Democracy in Black: How Race Still Enslaves the American Soul
By Eddie S. Glaude Jr.
Crown Publishing, 274 pages, $34
Reviewed by Mike Stimpson
That, in a nutshell, is the message of Princeton University scholar Eddie S. Glaude Jr.’s passionate and thought-provoking new polemic, published in time for Black History Month.
Glaude chairs Princeton’s African American Studies department. His previous books include an examination of race and religion in 19th-century America, which won an award from the Modern Language Association.
He says racism is an ingrained feature of American society and "not just a symptom of bad, racist people who fail to live up to pristine ideals."
At the heart of it all is a "value gap" — a common belief that white people are more valuable than others. In other words: Black lives matter, but white lives matter more.
Glaude likes the Black Lives Matter movement that arose after people got fed up with police shooting unarmed black men, and he points to its protests as appropriate grassroots response to an all-too-often deadly part of America’s value gap.
The value gap is also evident in U.S. society’s collective shrug at how the mortgage foreclosure crisis hit African-Americans especially hard, he writes. While white Americans lost 11 per cent of their wealth between 2007 and 2010, black Americans lost 31 per cent.
A Great Black Depression has wreaked profound damage upon black America, he says, yet "what’s really scary is how little anyone outside black America seems to care." He laments that "America has turned its back on poor people, especially poor black people."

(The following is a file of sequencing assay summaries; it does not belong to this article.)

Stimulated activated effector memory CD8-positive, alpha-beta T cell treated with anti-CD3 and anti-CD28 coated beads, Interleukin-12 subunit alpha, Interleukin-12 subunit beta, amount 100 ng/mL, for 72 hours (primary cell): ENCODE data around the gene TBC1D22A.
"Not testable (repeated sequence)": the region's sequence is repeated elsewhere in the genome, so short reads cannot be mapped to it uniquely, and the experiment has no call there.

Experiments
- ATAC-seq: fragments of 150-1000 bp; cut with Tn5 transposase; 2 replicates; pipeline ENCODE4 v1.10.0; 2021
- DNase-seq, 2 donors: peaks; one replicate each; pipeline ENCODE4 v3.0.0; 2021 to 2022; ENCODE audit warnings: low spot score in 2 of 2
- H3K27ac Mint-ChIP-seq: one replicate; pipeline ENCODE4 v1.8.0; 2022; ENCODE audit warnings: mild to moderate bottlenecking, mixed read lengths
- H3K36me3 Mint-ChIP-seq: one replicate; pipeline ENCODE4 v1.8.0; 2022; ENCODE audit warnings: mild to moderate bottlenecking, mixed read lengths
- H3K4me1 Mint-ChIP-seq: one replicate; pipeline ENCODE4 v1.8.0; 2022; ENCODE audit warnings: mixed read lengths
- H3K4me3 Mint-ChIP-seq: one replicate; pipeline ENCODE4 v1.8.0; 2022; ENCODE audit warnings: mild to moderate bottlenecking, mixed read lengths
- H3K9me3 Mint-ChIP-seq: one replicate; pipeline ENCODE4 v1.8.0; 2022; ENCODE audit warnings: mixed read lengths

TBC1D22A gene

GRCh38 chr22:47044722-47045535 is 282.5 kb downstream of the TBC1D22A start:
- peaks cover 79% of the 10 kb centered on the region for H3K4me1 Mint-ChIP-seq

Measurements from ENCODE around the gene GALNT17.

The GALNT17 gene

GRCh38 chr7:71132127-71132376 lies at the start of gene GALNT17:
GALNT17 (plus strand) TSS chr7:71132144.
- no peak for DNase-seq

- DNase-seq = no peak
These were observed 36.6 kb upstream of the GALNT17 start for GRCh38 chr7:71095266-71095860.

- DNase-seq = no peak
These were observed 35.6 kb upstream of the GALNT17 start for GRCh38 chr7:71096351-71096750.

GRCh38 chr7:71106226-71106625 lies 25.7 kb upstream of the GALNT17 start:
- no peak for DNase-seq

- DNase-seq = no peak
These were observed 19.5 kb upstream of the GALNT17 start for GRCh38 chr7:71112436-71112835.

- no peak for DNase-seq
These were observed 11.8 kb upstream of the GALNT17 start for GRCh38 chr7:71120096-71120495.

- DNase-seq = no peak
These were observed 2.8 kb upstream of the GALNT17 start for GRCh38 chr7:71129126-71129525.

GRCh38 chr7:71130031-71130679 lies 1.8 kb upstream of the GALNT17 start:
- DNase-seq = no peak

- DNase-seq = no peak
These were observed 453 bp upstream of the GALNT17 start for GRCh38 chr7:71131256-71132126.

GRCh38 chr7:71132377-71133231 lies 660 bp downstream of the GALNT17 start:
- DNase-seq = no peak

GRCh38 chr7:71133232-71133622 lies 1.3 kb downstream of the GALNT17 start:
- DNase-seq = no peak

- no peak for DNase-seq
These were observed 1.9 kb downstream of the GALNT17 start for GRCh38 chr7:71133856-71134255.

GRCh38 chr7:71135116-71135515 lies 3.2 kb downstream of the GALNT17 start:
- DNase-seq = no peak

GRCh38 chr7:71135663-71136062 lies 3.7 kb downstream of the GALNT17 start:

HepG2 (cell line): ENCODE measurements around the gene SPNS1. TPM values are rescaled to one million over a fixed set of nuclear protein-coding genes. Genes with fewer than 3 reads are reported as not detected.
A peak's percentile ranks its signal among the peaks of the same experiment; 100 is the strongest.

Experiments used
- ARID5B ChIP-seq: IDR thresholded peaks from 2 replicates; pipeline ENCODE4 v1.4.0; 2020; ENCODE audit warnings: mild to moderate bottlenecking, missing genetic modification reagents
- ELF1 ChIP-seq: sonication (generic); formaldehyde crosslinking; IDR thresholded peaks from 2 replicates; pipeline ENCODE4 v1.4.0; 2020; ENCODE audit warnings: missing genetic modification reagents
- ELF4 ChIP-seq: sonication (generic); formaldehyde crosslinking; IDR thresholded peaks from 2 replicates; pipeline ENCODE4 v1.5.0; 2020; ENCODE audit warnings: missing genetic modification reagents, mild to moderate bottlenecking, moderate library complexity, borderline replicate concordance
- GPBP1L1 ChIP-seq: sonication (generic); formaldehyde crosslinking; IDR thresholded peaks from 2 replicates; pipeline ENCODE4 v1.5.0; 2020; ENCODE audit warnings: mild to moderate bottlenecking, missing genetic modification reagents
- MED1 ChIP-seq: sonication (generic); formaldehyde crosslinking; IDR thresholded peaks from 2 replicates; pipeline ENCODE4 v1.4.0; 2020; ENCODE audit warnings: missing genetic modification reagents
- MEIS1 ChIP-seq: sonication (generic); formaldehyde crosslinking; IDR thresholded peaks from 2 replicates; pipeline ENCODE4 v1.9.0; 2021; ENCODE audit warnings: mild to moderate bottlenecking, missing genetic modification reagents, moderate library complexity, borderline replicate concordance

Glaude contends that liberals, including the black president, kid themselves that the system itself isn’t broken. They think the solution lies in greater inclusion of black people as individuals striving for success in America, "without closing the value gap." That seems like folly to Glaude.
The "cruel irony" of black liberal thought, he says, is that it plays into the hands of those white Americans who want to pretend there is no historical inequality, and want to hear no more about past and present injustices.
Glaude despairs that traditional black leadership — the likes of Al Sharpton and Jesse Jackson — won’t change things. In fact, he thinks their self-aggrandizing style of leadership (Sharpton always puts himself in front of cameras) is doing more harm than good by diverting attention away from the real issues and problems of everyday black Americans.
Instead, Glaude finds hope in the kind of grassroots leadership he witnessed in Missouri after the August 2014 shooting of Michael Brown by a police officer. There he saw "young people engaged in acts of civil disobedience to disrupt the traditional theater of America’s racial politics," without a Sharpton-style leader putting himself at the front of marches.
"We should follow their lead," he declares. He hopes for a grassroots movement that will change the way Americans think of both government and their black fellow citizens.
Glaude says America needs a "revolution of value and a radical democratic awakening" to make its society live up to stated ideals. He offers examples of what he has in mind, but no blueprint for the movement. That’s not really a criticism, since such a blueprint seems too much to ask of one person.
Anyone interested in U.S. politics or social-justice issues will enjoy reading this sharp, forceful call for change. Like fellow Princeton firebrand Cornel West, Glaude confronts America with some hard truths and challenges it to be the country it pretends to be.